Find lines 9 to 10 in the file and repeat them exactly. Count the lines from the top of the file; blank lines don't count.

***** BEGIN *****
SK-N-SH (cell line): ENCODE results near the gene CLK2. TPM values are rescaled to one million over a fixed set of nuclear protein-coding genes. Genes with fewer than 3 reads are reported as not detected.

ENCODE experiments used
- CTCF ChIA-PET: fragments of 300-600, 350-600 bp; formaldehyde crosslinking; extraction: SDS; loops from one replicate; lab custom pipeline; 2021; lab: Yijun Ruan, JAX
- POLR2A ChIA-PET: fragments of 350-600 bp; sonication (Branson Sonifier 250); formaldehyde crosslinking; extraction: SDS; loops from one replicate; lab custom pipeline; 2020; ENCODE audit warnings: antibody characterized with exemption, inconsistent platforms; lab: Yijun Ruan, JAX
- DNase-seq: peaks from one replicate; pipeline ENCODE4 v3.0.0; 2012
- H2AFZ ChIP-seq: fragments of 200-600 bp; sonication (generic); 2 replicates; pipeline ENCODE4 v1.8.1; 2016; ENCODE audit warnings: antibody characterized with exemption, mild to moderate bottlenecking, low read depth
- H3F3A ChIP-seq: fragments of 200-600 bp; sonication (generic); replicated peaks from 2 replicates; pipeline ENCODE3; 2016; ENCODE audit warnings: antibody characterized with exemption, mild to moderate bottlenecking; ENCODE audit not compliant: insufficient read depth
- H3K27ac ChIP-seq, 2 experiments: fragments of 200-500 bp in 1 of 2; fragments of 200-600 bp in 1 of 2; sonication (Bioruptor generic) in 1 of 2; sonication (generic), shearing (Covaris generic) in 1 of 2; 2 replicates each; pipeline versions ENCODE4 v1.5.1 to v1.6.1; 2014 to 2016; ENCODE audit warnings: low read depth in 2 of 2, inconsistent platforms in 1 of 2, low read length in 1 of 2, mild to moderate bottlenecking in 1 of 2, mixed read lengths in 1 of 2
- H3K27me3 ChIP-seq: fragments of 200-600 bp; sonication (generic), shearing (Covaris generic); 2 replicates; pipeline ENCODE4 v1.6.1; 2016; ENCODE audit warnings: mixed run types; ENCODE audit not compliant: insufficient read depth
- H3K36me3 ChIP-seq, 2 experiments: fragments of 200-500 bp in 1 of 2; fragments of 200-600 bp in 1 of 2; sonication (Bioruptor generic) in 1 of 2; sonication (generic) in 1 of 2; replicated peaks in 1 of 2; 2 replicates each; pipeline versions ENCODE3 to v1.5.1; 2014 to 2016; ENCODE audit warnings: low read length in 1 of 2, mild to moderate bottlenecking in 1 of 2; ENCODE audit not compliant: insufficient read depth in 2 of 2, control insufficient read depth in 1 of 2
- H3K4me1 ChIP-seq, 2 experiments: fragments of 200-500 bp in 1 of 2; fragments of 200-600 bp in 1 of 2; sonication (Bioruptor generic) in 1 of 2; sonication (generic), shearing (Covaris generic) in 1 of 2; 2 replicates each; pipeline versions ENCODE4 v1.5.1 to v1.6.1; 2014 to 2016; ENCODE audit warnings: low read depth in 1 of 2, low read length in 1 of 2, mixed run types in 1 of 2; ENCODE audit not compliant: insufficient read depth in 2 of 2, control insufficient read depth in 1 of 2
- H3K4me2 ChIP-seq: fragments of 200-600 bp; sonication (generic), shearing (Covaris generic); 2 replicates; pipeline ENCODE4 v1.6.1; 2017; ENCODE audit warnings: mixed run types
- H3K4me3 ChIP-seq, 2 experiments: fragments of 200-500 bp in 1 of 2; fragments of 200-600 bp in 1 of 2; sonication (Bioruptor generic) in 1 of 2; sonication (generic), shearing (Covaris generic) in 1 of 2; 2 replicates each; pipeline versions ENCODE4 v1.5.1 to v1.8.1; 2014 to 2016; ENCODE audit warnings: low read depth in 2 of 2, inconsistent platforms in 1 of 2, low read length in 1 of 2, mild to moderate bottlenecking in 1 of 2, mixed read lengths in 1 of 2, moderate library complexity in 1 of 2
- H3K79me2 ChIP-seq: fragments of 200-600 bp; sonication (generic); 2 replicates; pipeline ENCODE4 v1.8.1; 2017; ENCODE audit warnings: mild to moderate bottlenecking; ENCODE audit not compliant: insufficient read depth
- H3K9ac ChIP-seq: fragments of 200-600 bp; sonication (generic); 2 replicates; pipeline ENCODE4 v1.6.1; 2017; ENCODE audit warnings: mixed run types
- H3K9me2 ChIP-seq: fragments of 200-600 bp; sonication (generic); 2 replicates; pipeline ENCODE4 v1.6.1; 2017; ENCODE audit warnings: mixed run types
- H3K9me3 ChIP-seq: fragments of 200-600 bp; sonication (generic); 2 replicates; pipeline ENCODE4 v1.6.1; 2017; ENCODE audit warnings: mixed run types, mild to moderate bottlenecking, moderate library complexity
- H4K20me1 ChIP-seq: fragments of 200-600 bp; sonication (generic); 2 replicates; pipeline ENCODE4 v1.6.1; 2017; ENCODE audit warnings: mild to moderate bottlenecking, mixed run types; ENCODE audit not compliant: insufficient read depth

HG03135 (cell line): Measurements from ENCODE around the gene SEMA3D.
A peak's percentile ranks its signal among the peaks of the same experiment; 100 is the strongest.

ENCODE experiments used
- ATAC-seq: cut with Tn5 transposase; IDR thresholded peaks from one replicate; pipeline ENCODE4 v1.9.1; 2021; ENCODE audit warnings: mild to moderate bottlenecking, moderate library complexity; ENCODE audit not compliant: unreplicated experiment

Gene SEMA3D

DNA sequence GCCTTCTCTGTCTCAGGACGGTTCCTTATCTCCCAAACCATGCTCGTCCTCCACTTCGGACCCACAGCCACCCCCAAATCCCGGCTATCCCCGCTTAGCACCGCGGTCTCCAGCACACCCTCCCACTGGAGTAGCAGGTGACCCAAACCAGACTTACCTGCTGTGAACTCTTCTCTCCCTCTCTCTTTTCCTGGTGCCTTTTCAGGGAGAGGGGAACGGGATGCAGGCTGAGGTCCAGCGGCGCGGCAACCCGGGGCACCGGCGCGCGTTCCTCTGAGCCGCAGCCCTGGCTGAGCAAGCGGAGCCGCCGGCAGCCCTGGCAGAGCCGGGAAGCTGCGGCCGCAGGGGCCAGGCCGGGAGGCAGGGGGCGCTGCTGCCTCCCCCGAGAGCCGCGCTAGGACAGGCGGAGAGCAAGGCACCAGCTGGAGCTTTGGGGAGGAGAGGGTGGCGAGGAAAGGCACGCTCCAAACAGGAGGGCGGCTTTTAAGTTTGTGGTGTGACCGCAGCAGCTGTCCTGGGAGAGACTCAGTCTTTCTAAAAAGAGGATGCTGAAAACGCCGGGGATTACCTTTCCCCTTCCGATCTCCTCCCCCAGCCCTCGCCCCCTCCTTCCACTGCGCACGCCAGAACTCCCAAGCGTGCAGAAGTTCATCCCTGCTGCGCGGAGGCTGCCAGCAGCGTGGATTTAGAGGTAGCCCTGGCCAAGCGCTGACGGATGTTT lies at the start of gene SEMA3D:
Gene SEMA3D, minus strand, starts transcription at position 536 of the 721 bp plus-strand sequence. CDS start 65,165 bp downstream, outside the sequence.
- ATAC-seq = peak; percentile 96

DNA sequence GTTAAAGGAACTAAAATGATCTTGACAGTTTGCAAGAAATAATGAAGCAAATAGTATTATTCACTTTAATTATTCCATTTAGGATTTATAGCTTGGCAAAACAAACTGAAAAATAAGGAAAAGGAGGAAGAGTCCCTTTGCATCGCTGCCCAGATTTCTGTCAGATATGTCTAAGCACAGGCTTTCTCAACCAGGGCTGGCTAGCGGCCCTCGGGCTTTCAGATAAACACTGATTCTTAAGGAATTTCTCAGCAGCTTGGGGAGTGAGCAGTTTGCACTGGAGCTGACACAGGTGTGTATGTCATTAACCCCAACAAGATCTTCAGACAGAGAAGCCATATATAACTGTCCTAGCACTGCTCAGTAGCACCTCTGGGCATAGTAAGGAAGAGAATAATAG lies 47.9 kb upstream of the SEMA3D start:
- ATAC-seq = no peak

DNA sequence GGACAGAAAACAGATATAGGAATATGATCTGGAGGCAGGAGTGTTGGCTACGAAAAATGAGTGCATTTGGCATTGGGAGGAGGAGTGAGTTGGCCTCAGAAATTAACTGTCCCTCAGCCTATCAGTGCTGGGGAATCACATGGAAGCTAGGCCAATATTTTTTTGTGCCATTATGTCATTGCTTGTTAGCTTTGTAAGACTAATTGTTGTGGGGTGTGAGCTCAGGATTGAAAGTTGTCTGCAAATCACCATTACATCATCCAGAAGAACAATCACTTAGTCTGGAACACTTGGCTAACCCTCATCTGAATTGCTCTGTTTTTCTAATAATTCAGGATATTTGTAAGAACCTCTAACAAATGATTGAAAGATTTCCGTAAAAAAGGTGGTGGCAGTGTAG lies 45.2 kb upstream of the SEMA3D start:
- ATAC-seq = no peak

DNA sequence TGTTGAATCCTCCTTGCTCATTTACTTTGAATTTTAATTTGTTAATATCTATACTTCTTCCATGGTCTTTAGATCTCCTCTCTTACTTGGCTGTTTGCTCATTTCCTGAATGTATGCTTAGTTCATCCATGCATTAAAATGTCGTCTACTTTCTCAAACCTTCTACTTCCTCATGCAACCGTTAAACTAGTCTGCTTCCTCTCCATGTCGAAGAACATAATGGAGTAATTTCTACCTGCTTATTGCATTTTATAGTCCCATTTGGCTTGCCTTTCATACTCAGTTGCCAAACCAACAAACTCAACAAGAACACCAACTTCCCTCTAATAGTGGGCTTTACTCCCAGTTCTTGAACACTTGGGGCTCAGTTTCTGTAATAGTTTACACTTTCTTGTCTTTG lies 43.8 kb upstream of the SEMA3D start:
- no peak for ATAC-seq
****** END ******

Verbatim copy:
- H3K27me3 ChIP-seq: fragments of 200-600 bp; sonication (generic), shearing (Covaris generic); 2 replicates; pipeline ENCODE4 v1.6.1; 2016; ENCODE audit warnings: mixed run types; ENCODE audit not compliant: insufficient read depth
- H3K36me3 ChIP-seq, 2 experiments: fragments of 200-500 bp in 1 of 2; fragments of 200-600 bp in 1 of 2; sonication (Bioruptor generic) in 1 of 2; sonication (generic) in 1 of 2; replicated peaks in 1 of 2; 2 replicates each; pipeline versions ENCODE3 to v1.5.1; 2014 to 2016; ENCODE audit warnings: low read length in 1 of 2, mild to moderate bottlenecking in 1 of 2; ENCODE audit not compliant: insufficient read depth in 2 of 2, control insufficient read depth in 1 of 2